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10 Responses to “The iPad is 20 years behind Microsoft Windows”


  1. 1 mooncat22 May 2, 2012 at 23:10

    A great eye-opening post. The iPad, as much as I like it and how useful it is, is not ready for highly secure environments. Yes it can be used in business if security isn’t a major concern or you are using it for tasks that don’t require much security. It’s target was the consumer. I think it will eventually be a staple in business, but security needs to be tightened. I think people do see a great advantage to the device for business tasks, the software, apps, and platform need to catch up to the vision.

  2. 2 keesvanbemmel May 3, 2012 at 00:08

    I love your blogs, but this time I really think you’re blaming the wrong technology… iPad is in fact capable of securing enterprise content as per your request… The apps you describe, however, are not at the moment.

    Good read up on enterprise security on iPad:
    http://www.itpro.co.uk/637063/enterprise-security-shoot-out-ipad-vs-android

  3. 3 keesvanbemmel May 3, 2012 at 00:10

    I love your insights, but this time I really think you’re blaming the wrong technology. iPad SDK delivers the enterprise security you describe. The apps you describe, however, do not… Good read up on enterprise security on the iPad: http://www.itpro.co.uk/637063/enterprise-security-shoot-out-ipad-vs-android

    • 4 Tjarda Peelen May 3, 2012 at 07:42

      Well, I think this issue is bound to tablets/mobile in general, at this point in time. There happens to be an Alfresco iPad app, no Android or windows tablet yet. I think I made clear it is the way apps are glued together, and how content is stored are what causes part the issues. The platform (neither iPad, Android, Windows) not providing a business proof ‘sandbox’ is the other part.
      And Kees, you know a blog needs a catchy title in order to be read. Thanks for the link!

  4. 6 Andreas Steffan (@deas) May 4, 2012 at 09:56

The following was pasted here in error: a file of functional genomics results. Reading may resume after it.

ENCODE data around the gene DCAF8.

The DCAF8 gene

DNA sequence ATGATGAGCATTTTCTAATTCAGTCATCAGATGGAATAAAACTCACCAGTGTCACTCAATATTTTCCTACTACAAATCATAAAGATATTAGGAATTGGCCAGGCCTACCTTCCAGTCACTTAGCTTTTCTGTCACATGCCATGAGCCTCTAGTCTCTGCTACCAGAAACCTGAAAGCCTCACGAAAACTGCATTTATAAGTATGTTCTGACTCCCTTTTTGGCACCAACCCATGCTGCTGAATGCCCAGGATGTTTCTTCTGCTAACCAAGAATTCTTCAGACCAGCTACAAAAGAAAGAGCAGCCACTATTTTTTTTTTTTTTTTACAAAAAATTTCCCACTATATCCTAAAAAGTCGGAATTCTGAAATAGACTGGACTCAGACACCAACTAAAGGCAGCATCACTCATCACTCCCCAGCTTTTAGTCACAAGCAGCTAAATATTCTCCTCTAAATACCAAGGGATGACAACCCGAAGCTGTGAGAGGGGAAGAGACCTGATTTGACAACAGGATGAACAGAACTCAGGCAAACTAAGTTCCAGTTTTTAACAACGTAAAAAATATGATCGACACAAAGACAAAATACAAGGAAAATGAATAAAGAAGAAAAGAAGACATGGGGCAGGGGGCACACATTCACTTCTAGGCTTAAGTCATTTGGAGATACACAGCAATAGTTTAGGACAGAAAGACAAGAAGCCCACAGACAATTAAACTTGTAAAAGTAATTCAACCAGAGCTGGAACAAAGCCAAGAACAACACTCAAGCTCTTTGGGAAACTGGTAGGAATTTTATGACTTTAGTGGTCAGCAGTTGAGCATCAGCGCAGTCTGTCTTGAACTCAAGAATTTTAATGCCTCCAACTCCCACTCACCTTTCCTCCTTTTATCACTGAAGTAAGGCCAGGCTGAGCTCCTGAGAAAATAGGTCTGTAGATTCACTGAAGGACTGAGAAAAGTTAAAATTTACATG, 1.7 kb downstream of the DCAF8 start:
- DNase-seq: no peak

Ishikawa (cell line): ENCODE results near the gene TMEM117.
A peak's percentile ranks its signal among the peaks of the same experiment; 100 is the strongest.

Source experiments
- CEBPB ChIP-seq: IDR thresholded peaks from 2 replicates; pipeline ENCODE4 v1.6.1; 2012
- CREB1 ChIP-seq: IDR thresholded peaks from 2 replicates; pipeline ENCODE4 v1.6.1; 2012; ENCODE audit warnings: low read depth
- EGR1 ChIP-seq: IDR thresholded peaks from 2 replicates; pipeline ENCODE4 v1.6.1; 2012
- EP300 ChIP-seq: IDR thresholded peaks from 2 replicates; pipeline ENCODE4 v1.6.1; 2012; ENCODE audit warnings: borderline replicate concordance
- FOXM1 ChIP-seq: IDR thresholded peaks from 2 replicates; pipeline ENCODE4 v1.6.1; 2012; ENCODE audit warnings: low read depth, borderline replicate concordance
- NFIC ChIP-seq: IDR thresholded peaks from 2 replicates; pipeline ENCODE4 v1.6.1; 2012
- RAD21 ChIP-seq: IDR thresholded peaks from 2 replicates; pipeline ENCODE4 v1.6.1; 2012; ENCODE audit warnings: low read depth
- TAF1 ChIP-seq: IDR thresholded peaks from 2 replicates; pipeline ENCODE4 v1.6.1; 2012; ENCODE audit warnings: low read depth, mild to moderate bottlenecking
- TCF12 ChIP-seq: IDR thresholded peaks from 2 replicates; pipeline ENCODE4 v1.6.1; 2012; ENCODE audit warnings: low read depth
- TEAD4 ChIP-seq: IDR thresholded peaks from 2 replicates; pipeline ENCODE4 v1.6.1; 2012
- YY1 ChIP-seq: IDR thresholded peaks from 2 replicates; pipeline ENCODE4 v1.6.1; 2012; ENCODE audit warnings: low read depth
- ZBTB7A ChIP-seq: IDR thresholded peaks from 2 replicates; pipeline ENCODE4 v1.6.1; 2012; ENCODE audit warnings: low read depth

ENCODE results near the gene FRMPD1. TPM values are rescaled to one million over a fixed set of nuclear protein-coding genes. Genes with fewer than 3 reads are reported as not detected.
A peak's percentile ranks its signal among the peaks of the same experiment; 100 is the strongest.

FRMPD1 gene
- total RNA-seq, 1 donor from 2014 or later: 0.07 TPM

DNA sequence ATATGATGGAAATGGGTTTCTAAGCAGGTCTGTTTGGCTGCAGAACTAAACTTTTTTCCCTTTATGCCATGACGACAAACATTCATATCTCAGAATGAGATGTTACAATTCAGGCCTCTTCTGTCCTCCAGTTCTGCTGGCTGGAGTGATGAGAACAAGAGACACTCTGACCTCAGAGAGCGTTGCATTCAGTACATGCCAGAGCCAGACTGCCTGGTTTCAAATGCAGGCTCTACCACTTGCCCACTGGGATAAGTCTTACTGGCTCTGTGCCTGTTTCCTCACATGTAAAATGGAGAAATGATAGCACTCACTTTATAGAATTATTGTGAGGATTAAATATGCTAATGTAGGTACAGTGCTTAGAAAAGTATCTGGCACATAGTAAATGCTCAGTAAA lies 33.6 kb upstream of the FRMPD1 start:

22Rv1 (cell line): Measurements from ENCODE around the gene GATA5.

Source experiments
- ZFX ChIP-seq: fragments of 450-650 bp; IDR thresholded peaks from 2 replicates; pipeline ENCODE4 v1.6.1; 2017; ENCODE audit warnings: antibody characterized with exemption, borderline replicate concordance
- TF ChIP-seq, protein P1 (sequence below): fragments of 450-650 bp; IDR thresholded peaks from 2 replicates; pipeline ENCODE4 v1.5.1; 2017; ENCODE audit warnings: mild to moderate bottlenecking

Hallo Tjarda,

    the issues you mention are are indeed valid security concerns (Alfresco) mobile introduced.

    Issues which (on iOS – which is tailored for the consumer market) have to be addressed by the app. This can be done and there are solutions in other security sensitive domains (i.e. online-banking). Have a look at http://www.ioutbank.de/ (German, but the app I am using) for an example.

    IMHO, Alfresco mobile should implement similar features if it is seriously aiming at the enterprise.

    regards
    Andreas

    • 7 Tjarda Peelen May 4, 2012 at 11:14

      Hi Andreas,

      The specialized app structure is the biggest concern i think. (Provided that password protected (alfresco) app and encrypted storage are easy to implement.)

      I can imagine all sorts of reasons why the app as-is is too open for secure applications; backward hardware compatibility (iPad1), ease of use, specialization (it provides Alfresco access ‘only’, no viewing nor editing of documents), and generic applications.

      A solution would be to take pdf viewing and annotation on board of the mobile app, thereby preventing the need for helper apps like pdf expert. But then what to do with round trip editing? Take the office suite on board too?

      This would require kind of a business sandbox where apps could jointly work against documents in a safe manner…

      No quick answers (although encryption and password protect are no-brainers). I wonder what route will be taken in the future. Who knows the open source nature of the Alfresco mobile app brings pleasant surprises!

      Tjarda

  5. 8 mikehatfield May 9, 2012 at 01:08

    I wanted to quickly(!) address your points about the Alfresco Mobile app. We’re about to release v1.2.2 which will support cloud sign-up, as well as fix a few bugs. But we’ve also been working hard on v1.3 which addresses some of the points you’ve brought up in your post.

    1 – No password protection.